There was a time when the “Southern Poverty Law Center” (SPLC) was widely respected for its courageous work. Oppressive hate groups like the KKK had no greater enemy than the SPLC. The SPLC stood for justice, for righteousness, for the rights of the poor and the downtrodden.
As expressed on the SPLC website, “Alabama lawyer and businessman Morris Dees sympathized with the plight of the poor and the powerless. The son of an Alabama farmer, he had witnessed firsthand the devastating consequences of bigotry and racial injustice. Dees decided to sell his successful book publishing business to start a civil rights law practice that would provide a voice for the disenfranchised.”
This was a sacrificial and courageous act. Dees would swim against the tide of societal prejudice, putting aside personal gain for the sake of “the disenfranchised.”
To quote again from the SPLC site, “I had made up my mind,’ Dees wrote in his autobiography, A Season for Justice. ‘I would sell the company as soon as possible and specialize in civil rights law. All the things in my life that had brought me to this point, all the pulls and tugs of my conscience, found a singular peace. It did not matter what my neighbors would think, or the judges, the bankers, or even my relatives.’”
That was a long time ago.
Long before the SPLC had accumulated hundreds of millions of dollars in its coffers.
Long before liberal outlets like the Washington Post ran articles stating that, “The SPLC Has Lost All Credibility.”
Long before the SPLC attacked Muslim reformers who exposed radical Islam.
Long before the SPLC blacklisted mainstream, family-oriented, Christian ministries and organizations.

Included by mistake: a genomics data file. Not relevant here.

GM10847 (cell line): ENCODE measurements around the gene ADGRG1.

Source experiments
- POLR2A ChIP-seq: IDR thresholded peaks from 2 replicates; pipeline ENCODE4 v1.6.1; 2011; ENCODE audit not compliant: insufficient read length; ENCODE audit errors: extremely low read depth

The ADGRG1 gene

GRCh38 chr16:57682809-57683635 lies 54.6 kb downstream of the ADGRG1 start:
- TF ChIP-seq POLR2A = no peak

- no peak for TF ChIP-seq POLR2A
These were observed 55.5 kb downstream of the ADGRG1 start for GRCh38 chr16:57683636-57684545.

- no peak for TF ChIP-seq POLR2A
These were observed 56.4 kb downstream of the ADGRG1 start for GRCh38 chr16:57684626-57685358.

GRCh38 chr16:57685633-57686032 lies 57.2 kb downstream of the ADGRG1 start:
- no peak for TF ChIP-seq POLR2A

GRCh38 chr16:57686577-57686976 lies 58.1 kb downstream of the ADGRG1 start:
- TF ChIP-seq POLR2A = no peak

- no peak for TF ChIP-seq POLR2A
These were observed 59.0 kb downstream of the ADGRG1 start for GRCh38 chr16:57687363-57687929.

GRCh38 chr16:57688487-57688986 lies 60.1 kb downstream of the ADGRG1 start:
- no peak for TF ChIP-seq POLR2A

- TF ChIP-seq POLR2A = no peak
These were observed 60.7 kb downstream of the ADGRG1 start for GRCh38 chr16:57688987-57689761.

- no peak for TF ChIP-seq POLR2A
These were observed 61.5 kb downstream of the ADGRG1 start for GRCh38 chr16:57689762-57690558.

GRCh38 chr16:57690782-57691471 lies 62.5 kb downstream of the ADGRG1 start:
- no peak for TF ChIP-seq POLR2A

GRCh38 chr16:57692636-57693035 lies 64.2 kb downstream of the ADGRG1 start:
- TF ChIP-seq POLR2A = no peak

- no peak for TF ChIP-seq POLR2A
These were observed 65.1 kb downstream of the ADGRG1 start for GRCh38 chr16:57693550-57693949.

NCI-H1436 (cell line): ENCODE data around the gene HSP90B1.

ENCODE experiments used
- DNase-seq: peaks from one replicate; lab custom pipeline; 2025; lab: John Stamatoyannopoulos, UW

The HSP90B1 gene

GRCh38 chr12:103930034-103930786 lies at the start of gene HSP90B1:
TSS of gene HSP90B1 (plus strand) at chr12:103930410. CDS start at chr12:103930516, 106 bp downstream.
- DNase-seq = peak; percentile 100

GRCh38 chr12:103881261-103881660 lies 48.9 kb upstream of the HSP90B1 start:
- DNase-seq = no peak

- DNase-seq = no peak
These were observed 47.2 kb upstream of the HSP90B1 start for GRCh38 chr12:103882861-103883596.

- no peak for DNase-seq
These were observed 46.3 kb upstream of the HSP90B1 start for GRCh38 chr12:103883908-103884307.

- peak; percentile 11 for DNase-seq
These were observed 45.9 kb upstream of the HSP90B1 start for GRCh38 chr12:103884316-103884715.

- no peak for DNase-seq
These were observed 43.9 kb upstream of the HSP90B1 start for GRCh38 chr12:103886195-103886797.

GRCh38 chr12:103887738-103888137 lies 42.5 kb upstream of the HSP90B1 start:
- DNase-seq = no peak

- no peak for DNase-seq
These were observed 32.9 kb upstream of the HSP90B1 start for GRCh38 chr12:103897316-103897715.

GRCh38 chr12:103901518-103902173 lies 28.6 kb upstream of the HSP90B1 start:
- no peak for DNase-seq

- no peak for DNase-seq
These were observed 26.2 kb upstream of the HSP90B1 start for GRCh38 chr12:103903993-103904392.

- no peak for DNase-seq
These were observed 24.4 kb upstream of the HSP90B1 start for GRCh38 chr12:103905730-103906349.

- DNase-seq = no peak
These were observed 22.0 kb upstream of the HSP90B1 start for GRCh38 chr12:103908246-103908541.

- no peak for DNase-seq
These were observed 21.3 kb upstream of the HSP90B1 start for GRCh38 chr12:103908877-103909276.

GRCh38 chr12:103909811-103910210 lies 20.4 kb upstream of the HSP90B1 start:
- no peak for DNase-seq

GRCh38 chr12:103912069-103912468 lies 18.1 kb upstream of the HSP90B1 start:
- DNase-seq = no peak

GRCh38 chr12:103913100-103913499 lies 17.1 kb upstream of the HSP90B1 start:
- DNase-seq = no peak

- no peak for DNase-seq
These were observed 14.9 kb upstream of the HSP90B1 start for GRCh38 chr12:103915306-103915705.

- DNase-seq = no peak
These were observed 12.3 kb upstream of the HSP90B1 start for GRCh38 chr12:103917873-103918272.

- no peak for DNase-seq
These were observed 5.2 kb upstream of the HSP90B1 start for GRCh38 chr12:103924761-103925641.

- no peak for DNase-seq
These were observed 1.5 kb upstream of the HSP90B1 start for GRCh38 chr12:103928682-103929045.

Long before the SPLC had the blood of Christians on its hands.
Long before the SPLC had itself become the most dangerous hate groupin America.
Long before Morris Dees himself was fired for alleged internal “mistreatment, sexual harassment, gender discrimination and racism.”
Little wonder that conservative outlets like Fox News have run articles claiming that, “The Southern Poverty Law Center is a money-grabbing slander machine.”
And little wonder that outlets like the New Yorker are now running articles titled, “The Reckoning of Morris Dees and the Southern Poverty Law Center.” (The author writes candidly, “The firing of Dees has flushed up all the uncomfortable questions again. Were we complicit, by taking our paychecks and staying silent, in ripping off donors on behalf of an organization that never lived up to the values it espoused?”)
To be sure, the SPLC isn’t going to collapse in a moment of time. It still has lots of influence, especially in the worlds of social media, law enforcement, and popular opinion.
But of this you can be assured. The SPLC is coming down. Its luster is long gone, its power is waning, and the day will come when its massive bank accounts will run dry.
How can I be so sure?
It’s because the SPLC had set itself against God, determining that basic, historic biblical convictions are anathema.
Because it has determined that Christian organizations which stand for righteousness should be classified as hate groups, along with neo-Nazis and others.
That radical Islam is to be ignored while those who expose it are to be vilified.
That donors are to be ripped off and deceived. (The whistleblower who wrote the New Yorkerpiece spoke of “the guilt you couldn’t help feeling about the legions of donors who believed that their money was being used, faithfully and well, to do the Lord’s work in the heart of Dixie. We were part of the con, and we knew it.” He even explains how he and his colleagues used to change the civil rights words “Until justice rolls down like waters” into “Until justice rolls down like dollars.”)
The SPLC will certainly come down because it has grown fat, proud, deceitful, and hateful, calling evil good and good evil. Because it has become the voice of the oppressor rather than the voice of the oppressed.
Yes, the SPLC is coming down, and the countdown has begun.
The clock is ticking. Loudly. Clearly.
It’s only a matter of time.
Photograph by Acey Harper / The LIFE Images Collection / Getty